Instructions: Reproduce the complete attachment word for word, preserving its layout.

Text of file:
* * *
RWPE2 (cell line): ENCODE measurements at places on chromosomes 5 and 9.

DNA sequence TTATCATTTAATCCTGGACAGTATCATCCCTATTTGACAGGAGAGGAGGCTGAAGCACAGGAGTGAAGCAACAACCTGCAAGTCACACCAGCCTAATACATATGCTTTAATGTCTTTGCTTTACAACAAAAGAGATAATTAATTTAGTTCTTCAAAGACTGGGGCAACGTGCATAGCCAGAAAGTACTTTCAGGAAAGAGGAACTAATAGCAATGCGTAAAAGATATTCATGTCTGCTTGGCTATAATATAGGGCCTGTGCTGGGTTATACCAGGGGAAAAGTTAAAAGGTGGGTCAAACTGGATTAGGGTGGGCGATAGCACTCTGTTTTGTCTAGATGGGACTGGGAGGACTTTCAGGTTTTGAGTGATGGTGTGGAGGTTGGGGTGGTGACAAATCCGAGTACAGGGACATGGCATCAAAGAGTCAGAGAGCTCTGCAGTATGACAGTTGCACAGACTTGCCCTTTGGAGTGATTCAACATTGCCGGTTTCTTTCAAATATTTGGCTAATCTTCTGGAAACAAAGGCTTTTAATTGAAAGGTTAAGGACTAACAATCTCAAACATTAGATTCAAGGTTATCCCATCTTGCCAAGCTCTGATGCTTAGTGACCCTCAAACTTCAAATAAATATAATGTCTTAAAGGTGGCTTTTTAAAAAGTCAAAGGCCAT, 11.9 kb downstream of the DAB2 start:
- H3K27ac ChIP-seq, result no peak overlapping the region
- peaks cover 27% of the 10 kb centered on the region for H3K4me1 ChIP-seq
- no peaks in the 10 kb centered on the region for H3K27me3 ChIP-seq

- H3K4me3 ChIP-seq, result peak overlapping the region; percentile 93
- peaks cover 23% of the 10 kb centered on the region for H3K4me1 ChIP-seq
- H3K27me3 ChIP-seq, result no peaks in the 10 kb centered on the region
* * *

RWPE2 (cell line): ENCODE measurements at places on chromosomes 5 and 9.

DNA sequence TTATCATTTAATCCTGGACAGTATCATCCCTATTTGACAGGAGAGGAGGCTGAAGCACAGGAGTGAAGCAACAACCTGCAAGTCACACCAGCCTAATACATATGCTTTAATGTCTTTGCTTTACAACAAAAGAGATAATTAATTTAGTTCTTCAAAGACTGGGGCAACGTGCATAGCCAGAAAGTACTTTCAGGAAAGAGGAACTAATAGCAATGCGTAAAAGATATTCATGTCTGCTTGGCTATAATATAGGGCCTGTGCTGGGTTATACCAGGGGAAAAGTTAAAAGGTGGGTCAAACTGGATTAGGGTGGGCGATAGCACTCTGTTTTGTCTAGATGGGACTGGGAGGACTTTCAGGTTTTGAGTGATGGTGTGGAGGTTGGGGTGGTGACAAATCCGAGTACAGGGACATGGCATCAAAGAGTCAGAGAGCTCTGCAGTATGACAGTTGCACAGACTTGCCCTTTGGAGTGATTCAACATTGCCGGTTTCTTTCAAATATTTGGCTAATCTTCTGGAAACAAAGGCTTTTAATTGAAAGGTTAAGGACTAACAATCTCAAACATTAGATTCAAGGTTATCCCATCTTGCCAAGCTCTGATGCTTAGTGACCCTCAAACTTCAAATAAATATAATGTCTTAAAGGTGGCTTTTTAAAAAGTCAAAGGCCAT, 11.9 kb downstream of the DAB2 start:
- H3K27ac ChIP-seq, result no peak overlapping the region
- peaks cover 27% of the 10 kb centered on the region for H3K4me1 ChIP-seq
- no peaks in the 10 kb centered on the region for H3K27me3 ChIP-seq

- H3K4me3 ChIP-seq, result peak overlapping the region; percentile 93
- peaks cover 23% of the 10 kb centered on the region for H3K4me1 ChIP-seq
- H3K27me3 ChIP-seq, result no peaks in the 10 kb centered on the region